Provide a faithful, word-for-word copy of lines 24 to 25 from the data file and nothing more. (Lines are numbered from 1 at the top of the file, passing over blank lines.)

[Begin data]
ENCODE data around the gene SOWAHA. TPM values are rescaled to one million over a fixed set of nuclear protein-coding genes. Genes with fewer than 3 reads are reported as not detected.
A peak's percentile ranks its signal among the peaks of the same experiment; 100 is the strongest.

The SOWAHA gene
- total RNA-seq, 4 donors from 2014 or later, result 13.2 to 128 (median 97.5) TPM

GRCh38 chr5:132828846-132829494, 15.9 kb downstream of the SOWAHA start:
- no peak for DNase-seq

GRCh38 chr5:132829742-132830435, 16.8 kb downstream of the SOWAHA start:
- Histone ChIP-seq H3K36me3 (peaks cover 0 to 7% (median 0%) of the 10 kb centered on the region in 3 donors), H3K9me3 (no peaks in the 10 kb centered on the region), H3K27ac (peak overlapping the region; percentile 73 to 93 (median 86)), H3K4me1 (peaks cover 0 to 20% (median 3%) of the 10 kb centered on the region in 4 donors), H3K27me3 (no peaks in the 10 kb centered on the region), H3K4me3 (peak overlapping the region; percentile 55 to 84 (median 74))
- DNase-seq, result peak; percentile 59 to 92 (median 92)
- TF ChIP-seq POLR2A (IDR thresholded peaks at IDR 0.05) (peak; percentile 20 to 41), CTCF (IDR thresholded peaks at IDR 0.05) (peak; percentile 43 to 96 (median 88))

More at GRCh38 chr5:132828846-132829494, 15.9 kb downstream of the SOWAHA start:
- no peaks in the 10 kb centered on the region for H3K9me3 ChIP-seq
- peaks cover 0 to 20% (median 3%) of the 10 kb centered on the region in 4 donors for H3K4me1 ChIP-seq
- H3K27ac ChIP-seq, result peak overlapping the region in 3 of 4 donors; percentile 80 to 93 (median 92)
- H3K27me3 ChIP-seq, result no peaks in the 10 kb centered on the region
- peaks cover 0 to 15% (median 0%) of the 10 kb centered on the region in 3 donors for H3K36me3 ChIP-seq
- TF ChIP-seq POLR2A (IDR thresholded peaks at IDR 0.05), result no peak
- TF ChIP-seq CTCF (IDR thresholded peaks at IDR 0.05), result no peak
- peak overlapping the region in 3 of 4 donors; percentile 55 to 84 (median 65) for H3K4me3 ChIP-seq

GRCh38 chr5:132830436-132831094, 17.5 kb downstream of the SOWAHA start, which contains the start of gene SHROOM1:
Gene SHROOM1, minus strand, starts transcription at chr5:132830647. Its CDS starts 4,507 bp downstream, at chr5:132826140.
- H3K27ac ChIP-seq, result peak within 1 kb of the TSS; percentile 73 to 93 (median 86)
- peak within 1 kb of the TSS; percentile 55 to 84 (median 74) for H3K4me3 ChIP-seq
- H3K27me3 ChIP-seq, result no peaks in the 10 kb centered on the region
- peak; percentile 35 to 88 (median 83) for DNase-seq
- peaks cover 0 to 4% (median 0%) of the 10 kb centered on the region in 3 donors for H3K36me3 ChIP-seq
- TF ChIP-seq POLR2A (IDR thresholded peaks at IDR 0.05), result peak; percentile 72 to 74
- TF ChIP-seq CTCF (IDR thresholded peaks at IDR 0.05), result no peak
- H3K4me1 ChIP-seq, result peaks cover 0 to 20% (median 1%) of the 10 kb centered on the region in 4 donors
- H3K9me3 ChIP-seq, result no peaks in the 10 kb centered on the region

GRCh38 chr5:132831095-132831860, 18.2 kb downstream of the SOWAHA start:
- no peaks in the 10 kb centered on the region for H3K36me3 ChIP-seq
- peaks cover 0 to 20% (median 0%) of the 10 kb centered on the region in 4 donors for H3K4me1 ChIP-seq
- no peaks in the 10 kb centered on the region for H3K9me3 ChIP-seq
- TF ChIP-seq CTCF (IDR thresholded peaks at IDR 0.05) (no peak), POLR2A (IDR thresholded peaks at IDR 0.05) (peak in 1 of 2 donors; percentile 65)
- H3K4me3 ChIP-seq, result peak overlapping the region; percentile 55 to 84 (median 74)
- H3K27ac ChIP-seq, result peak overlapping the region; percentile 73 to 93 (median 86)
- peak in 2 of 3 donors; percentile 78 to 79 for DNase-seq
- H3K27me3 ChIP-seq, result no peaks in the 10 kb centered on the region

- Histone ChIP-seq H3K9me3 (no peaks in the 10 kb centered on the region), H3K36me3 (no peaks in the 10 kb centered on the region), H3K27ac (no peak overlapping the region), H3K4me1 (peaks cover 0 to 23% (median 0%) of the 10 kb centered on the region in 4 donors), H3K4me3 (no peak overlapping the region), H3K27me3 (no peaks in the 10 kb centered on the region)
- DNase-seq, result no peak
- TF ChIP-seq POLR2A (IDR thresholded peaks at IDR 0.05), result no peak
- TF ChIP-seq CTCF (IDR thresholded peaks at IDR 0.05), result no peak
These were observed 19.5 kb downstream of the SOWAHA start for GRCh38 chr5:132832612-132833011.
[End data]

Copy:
- H3K27me3 ChIP-seq, result no peaks in the 10 kb centered on the region
- peak; percentile 35 to 88 (median 83) for DNase-seq